Another example: red wine. Yes, it contains the polyphenol, resveratrol, an antioxidant associated with lower risk of dying from heart disease, and yet the alcohol component certainly could not be called nutritious. The numerous medical risks highly associated with alcohol consumption — in any quantity, even “moderation” (now defined by some medical organizations as one drink or less per day, man or woman) — far outweigh any minimal benefits from the polyphenol component.   

Because antioxidant-rich foods aren’t always as healthy as they’re touted, supplements are worth considering (see our next section) as a way to consume the correct amounts and types of important polyphenols, including those found in green tea and lychee. (However, individuals being treated for cancer should be wary of any supplements containing green tea and lychee extracts, as they may render chemotherapy less effective.)

Enter Oligonol, the polyphenol-packed supplement ingredient

While antioxidant-rich drinks and foods such as green tea and lychee each have their own powerful impacts on human health, combining those two ingredients into a supplemental extract affords unique benefits. Scientists have developed a new polyphenol“Oligonol” made by linking together individual polyphenol molecules extracted from powdered tea leaves and lychee fruit. Olignol is essentially 85% lychee and 15% green tea, and it has been clinically proven to have excellent absorption, which may enhance the efficacy of multitudinal health benefits. 

Several scientific studies have revealed myriad benefits of Oligonol consumption, including:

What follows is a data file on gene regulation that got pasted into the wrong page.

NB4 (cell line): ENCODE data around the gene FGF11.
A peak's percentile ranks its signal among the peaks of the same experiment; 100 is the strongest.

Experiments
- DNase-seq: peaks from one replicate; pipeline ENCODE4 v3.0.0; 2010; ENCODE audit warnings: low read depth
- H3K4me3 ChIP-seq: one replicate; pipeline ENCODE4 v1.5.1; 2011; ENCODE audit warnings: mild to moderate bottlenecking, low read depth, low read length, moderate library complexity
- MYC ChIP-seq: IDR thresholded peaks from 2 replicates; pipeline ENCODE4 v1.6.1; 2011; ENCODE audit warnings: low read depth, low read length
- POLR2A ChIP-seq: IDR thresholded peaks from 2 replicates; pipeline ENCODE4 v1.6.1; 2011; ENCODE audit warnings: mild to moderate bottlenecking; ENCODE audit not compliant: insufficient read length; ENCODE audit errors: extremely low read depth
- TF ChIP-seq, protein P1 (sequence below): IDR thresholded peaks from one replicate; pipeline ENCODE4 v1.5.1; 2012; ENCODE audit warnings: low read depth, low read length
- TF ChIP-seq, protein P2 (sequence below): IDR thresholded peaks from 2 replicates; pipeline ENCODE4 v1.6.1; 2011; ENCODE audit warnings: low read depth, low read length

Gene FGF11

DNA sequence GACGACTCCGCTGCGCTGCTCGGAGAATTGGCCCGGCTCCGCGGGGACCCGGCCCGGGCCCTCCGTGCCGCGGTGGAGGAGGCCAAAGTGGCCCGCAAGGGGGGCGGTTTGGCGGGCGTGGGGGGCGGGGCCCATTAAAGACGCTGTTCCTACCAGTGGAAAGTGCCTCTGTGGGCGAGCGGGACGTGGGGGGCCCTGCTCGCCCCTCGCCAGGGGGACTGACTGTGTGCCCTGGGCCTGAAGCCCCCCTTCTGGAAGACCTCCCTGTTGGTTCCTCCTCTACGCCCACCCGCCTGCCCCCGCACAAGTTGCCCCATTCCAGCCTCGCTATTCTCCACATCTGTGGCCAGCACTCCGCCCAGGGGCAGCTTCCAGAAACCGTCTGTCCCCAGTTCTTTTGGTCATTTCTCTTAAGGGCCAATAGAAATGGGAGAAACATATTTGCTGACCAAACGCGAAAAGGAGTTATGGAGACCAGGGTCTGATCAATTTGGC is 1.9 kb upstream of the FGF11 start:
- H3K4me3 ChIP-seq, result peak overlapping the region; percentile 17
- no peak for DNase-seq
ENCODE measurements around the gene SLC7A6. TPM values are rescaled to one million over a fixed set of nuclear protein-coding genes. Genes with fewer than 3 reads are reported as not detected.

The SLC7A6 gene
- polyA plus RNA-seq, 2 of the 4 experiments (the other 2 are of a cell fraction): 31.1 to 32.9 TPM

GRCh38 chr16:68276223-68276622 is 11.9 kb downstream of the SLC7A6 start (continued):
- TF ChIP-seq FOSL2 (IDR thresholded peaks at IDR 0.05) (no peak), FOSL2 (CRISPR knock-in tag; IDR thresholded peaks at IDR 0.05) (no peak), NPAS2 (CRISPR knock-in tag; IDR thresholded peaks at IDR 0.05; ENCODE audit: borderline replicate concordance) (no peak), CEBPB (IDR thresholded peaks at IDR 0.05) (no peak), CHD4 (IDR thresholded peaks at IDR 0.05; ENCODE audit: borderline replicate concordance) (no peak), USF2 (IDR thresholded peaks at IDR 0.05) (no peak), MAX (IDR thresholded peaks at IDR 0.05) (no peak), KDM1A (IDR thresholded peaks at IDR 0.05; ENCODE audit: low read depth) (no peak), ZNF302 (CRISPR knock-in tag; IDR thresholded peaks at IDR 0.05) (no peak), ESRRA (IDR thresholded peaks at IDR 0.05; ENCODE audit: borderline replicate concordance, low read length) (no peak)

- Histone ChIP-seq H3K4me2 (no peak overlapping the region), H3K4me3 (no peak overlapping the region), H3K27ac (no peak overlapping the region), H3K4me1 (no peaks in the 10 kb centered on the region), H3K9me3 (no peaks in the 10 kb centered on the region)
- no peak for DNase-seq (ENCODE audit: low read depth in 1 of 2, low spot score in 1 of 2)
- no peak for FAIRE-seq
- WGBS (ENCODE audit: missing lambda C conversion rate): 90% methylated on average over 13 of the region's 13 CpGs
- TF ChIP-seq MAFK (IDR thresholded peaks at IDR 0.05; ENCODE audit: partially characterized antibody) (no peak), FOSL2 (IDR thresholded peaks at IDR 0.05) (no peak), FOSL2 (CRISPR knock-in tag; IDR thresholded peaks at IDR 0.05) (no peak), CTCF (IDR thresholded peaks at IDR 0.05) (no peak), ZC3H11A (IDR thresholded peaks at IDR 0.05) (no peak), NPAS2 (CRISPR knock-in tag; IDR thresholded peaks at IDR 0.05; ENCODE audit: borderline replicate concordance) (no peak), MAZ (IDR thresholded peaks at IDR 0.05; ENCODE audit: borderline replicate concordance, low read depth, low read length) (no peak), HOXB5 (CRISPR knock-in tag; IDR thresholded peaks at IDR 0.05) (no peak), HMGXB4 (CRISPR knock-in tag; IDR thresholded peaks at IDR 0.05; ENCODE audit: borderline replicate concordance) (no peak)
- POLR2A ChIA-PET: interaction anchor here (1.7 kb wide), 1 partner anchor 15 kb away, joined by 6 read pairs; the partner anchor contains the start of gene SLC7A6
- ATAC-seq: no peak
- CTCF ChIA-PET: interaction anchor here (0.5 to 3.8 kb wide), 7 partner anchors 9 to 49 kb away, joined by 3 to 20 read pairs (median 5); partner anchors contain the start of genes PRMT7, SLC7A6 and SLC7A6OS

• Reduced oxidative stress-induced inflammation (that can lead to organ damage):. An animal study showed that Oligonol prevented the development of diabetic renal disease, among other benefits. Diabetic mouse models supplemented with Oligonol also showed the benefit of attenuated muscle loss.

  • Improved obesity management: In lab experiments, Oligonol treatment helped restore insulin sensitivity and reversed fatty acid accumulation in liver cells. Obese male volunteers who took two 50-mg capsules of Oligonol for 10 weeks saw a significant decrease in abdominal circumference and belly fat. Oligonol can also protect against long-term organ damage induced by fat deposits. For instance, a study done on mice showed that Oligonol could reduce long-term damage of the liver arising from T2D.

  • Reduced CVD risk. A 2018 study with obese females determined that supplementation with Oligonol reduced serum triglyceride concentrations. Triglyceride concentrations in your blood, derived from fats, are a marker of CVD risk. 

  • On top of these benefits, Oligonol is generally considered safe to consume. Extensive toxicity tests have shown that Oligonol does not cause genetic mutations or any negative impacts to the liver or kidney. Even so, you should talk to your medical provider before adopting any supplementation plan, especially since certain foods and supplements might not be appropriate for everyone to consume, as we detailed in the previous section.

    Key takeaways

    While individuals with certain pre-existing conditions may need to take care with foods rich in antioxidants, their general safety means that supplementing your diet with polyphenols might just give you the boost you need to live a longer, healthier life. Green tea and lychee, food sources enjoyed the world over, contain potent antioxidant substances that have been correlated with reduced obesity, lower CVD risk, and protection from organ damage arising from oxidative stress, a comorbidity of diseases such as diabetes and NAFLD.  Now, with Eden’s, you can reap the benefits of green tea and lychee in a supplement formulation that also includes beneficial probiotics and prebiotics, as well as several additional polyphenols.